By massaging your horse often you will find he changes. He will perform better and his relationship with you will improve. You will no longer have a problem horse…:)
Image by Willg Willg Photography on Flickr
Simple Horse Anatomy
Understanding The Muscles
Horses have more than 700 muscles and it is the skeletal muscles that make it possible for the horse to move. Each muscle is made up of anything from 10 000 to 500 000 cells. And muscle fiber and muscle cells are synonymous. The muscles are organised in such a way that each muscle has a pairs and the muscle are layered on top of each other, in some areas as deep as five layers.
The muscles of a horse contribute to about 60% of the horse’s weight and stablise the horse in various positions. A muscle never rests. It is always working in some way to keep the horse upright, moving, etc.The muscles are very different in size and shape. Some are long while others are triangular or even rectangular, depending on the direction of the fibers in the muscles. Muscles are never fastened directly to the bones but are connected with connective tissue that is formed into tendons.
The Muscles At Work
A muscle can be relaxed or tensed. When it is tensed it is short, thick and hard and when it is relaxed it is long, soft and flabby. The muscles work with the bones to perform movements. And muscles never work alone, they always work with one or more other muscles.
When working the muscles are
Antagonist – the main muscle doing the work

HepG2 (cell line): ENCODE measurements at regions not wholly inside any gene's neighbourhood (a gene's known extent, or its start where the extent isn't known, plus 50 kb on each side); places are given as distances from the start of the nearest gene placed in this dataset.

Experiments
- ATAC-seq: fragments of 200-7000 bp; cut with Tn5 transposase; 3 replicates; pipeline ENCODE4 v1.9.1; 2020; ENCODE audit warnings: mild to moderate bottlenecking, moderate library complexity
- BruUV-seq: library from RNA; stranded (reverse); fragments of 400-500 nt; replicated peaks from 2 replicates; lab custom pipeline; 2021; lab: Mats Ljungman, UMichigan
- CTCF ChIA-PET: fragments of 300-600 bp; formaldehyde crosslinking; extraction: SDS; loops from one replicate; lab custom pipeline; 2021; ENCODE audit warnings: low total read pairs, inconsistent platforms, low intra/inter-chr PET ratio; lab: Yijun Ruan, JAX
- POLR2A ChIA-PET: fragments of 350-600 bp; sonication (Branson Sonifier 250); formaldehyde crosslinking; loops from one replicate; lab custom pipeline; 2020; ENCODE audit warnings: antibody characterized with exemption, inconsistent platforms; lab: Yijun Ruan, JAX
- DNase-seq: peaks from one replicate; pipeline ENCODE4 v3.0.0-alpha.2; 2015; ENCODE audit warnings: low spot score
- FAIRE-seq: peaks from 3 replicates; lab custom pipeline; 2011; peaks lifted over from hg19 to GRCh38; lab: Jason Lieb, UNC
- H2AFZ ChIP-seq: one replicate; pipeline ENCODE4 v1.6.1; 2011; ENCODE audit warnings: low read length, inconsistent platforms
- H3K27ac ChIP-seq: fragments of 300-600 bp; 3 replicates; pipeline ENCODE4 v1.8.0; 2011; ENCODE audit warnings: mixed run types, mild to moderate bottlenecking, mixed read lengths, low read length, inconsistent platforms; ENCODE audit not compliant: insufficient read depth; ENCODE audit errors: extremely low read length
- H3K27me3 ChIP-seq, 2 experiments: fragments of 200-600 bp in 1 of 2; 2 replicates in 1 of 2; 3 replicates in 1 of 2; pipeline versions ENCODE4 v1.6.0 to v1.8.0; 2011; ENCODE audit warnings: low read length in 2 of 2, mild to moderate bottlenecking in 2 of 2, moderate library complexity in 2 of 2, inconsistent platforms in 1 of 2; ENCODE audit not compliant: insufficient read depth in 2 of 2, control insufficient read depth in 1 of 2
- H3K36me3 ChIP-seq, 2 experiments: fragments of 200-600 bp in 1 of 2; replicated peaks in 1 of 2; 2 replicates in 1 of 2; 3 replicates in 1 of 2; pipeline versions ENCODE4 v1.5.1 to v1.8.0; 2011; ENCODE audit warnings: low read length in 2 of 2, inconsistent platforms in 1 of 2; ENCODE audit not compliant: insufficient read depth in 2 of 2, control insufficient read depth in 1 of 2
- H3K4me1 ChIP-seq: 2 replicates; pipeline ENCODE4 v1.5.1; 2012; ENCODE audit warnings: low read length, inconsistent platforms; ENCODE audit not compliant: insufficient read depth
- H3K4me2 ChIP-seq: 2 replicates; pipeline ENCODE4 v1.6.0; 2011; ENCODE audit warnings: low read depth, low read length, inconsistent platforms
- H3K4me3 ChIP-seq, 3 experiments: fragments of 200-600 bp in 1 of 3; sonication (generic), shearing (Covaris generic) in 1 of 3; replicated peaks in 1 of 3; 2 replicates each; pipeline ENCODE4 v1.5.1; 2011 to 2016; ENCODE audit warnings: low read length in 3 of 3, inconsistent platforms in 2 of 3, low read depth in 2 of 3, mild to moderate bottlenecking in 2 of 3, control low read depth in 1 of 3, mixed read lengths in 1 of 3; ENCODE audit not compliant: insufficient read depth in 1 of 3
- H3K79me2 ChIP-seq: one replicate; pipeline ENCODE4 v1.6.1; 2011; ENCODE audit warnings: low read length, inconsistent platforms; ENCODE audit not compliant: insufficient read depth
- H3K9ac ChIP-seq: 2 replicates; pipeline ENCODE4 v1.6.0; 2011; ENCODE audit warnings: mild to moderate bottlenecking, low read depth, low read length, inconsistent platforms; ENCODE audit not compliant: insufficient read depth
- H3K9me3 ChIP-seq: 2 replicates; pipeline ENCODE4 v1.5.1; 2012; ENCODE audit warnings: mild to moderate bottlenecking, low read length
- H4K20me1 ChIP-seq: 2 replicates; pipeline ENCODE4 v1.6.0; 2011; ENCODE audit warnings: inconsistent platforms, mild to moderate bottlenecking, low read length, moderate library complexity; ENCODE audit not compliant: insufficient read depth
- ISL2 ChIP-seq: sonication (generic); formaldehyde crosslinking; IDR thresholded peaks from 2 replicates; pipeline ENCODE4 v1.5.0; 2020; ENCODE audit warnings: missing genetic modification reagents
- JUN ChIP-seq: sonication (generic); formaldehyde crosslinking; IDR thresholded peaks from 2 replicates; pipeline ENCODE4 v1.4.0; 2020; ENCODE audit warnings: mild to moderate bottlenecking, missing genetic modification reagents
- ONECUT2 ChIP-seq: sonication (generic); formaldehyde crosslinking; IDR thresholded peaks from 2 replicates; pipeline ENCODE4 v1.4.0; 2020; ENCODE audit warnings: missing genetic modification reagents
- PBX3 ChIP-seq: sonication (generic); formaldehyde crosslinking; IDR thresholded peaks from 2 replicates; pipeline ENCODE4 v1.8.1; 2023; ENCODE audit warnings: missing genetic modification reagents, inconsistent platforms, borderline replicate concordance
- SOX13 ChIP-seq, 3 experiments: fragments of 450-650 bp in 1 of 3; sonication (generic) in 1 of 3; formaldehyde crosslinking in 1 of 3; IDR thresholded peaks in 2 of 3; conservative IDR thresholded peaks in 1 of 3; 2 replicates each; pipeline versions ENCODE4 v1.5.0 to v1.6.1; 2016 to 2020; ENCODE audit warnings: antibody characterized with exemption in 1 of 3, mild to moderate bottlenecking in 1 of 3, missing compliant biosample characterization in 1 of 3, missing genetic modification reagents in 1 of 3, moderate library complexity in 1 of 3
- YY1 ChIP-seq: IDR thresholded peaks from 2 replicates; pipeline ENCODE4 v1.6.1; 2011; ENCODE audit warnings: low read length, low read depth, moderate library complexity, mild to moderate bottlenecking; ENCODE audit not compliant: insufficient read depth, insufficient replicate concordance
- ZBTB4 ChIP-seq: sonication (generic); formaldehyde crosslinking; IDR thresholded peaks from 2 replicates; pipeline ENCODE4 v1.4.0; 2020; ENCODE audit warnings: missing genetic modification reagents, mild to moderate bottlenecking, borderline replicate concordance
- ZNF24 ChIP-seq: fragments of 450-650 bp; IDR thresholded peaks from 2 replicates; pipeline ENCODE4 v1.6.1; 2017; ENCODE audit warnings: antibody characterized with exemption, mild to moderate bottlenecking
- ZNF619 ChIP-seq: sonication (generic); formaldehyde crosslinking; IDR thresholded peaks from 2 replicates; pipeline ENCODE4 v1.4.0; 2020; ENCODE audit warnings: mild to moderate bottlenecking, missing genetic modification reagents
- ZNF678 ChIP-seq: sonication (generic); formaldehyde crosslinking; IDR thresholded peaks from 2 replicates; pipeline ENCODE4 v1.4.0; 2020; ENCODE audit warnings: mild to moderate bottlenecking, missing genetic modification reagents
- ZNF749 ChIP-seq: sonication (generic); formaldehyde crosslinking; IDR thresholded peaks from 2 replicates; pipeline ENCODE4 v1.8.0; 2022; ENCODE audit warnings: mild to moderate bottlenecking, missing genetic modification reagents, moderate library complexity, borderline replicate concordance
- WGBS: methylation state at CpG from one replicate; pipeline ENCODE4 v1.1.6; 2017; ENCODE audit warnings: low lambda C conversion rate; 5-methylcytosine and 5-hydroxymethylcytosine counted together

Antagonist – the muscle working against the movement
Synergist – the muscle or muscles working to help
Looking at a muscle in a microscope will show that muscles are made up of smaller parts. Myofibrils that are made up of even smaller sarkomeres which are made up of myofilaments. Myofilaments contain some important proteins. These proteins are actin which is thin and transparant and myosin which is a thicker substance and is darker in colour. Actin and myocin play an important roll in muscle contractions as explained below.
A motoric nerve impulse is sent to the muscle cell and this starts a comlicated process with chemical and electrical impulses. ATP, which is energy, is released by this process and it causes myosin and actin filaments to get close to each other. The actin and myocin connect with eachother and the musclefiber shortens. It does this for a short moment only. Then the myocin lets go of the actin and returns to it neutral position. To keep the contraction means the nerve signal needs to be sent repeatedly.
For more on The Muscles of Horses go to http://equinemassage.co.za/part-2-guidelines-of-equine-massage-muscles/
Image by Canned Muffin on Flickr
How To Massage
If you have never had a massage then the first place to start is to go and have a massage to see what it is your horse will experience by having a massage. You will find that grooming your horse gives him some of the superficial workings of a massage.That is one of the reasons that horses loved to be groomed. But to give a horse the real benefits you have to work the muscles with your hands. Unfortunately there are a large number of muscles to massage and the techniques for massaging take a little longer to cover than in this article.